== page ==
Use clip=FALSE for no clipping.


Three possibilities:

ylim=NULL (default). Automatically determine a ylim to use across all graphs.

ylim=NA. Each graph has its own ylim.

ylim=c(ymin,ymax). Use the specified limits across all graphs.


Overall caption. By default create the caption automatically. Use caption="" for no caption. (Use main to set the title of individual plots, can be a vector.)


Default is 0.

trace=1 (or TRUE) for a summary trace (shows how predict is invoked for the current object).

trace=2 for detailed tracing.

trace=-1 inhibits the messages usually issued by plotmo, like the plotmo grid:, calculating partdep, and nothing to plot messages. Error and warning messages will be printed as usual.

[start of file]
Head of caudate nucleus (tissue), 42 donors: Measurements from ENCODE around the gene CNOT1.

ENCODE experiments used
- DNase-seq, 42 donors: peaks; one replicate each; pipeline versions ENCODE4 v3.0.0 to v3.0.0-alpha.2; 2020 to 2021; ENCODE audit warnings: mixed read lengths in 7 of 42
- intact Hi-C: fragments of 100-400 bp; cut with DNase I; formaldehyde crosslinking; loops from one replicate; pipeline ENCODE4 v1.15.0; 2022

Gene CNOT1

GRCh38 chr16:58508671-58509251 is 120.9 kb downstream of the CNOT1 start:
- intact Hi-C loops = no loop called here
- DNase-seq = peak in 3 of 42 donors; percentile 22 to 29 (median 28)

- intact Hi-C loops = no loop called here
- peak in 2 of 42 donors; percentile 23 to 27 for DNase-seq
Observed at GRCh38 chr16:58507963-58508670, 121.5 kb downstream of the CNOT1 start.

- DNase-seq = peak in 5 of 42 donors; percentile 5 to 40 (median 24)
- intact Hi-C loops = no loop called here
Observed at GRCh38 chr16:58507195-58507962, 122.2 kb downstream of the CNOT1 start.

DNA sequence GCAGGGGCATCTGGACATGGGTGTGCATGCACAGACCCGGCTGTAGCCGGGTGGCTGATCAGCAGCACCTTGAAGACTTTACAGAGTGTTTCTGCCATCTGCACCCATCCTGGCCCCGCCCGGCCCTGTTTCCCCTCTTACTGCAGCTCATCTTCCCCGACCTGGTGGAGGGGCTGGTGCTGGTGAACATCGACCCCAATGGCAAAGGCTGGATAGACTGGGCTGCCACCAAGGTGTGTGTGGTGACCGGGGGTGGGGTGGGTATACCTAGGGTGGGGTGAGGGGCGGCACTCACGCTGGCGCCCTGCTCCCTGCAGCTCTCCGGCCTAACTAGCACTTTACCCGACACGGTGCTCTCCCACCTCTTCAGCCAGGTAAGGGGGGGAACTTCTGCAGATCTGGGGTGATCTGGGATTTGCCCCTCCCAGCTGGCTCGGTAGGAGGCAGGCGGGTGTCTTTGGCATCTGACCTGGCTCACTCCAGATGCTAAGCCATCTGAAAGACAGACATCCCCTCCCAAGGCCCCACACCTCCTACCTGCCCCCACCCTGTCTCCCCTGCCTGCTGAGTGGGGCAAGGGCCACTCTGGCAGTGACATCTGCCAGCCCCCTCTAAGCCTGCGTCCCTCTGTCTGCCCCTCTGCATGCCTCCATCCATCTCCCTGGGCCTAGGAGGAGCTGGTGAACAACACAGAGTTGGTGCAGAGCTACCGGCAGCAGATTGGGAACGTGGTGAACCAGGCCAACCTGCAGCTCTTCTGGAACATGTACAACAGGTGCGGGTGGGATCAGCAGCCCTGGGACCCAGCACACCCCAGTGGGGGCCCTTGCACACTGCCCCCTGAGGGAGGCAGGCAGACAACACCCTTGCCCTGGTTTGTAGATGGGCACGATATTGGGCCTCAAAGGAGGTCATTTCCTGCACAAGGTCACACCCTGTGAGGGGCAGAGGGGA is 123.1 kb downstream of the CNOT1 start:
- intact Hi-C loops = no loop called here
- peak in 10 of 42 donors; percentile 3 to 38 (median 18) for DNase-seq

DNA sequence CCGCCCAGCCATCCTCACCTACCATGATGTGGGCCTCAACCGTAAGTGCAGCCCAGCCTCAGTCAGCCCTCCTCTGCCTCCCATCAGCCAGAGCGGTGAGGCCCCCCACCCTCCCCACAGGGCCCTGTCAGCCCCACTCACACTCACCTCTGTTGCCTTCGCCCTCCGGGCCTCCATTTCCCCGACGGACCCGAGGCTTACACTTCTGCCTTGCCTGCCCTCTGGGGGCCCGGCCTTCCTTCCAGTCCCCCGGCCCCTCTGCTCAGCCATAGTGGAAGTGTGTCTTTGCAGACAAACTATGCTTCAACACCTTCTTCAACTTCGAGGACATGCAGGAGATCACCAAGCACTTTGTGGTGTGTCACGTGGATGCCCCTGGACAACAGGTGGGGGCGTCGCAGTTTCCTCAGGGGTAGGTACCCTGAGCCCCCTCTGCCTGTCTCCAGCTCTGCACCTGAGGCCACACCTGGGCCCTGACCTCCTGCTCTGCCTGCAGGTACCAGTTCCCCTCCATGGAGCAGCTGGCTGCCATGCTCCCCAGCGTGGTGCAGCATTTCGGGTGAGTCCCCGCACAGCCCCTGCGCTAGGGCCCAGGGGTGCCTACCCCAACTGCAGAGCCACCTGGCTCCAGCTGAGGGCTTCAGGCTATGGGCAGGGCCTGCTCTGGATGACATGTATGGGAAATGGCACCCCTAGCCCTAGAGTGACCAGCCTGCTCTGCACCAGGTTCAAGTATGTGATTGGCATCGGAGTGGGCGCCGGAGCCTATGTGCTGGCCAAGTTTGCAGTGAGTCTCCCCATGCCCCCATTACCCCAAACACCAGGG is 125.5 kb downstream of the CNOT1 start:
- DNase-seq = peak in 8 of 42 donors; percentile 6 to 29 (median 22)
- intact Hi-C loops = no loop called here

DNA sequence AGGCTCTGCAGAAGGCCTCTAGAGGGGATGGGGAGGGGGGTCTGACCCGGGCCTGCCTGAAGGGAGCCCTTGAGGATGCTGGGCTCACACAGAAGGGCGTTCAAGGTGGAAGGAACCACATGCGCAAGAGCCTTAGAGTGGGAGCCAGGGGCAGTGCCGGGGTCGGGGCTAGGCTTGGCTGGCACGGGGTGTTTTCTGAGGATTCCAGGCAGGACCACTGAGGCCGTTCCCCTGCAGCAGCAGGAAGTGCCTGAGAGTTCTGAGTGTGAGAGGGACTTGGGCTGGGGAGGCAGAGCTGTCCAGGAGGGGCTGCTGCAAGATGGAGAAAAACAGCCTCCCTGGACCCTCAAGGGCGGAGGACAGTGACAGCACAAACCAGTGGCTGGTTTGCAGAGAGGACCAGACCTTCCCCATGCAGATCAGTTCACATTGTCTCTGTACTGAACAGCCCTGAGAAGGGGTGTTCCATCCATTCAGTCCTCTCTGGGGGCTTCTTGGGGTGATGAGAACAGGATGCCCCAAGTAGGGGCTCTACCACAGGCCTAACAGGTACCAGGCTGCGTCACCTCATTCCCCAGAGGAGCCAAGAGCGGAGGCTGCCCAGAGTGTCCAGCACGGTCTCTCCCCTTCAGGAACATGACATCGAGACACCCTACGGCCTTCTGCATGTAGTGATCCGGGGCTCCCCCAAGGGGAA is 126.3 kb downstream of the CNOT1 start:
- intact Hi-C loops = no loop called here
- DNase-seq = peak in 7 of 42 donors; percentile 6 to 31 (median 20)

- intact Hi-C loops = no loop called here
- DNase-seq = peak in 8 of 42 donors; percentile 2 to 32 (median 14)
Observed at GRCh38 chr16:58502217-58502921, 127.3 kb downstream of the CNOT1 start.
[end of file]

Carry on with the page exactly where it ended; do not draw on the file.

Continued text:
Function applied to columns of the x matrix to pin the values of variables not on the axis of the current plot (the ``background'' variables). The default is a function which for numeric variables returns the median and for logical and factors variables returns the value occurring most often in the training data. Examples:

    plotmo(mod, grid.func=mean)
    grid.func <- function(x, ...) quantile(x)[2] # 25% quantile
    plotmo(mod, grid.func=grid.func)

This argument is not related to the grid.col argument. This argument can be overridden for specific variables---see grid.levels below.


Default is NULL. Else a list of variables and their fixed value to be used when the variable is not on the axis. Supersedes grid.func for variables in the list. Names and values can be abbreviated, partial matching is used. Example:

    plotmo(mod, grid.levels=list(sex="m", age=21))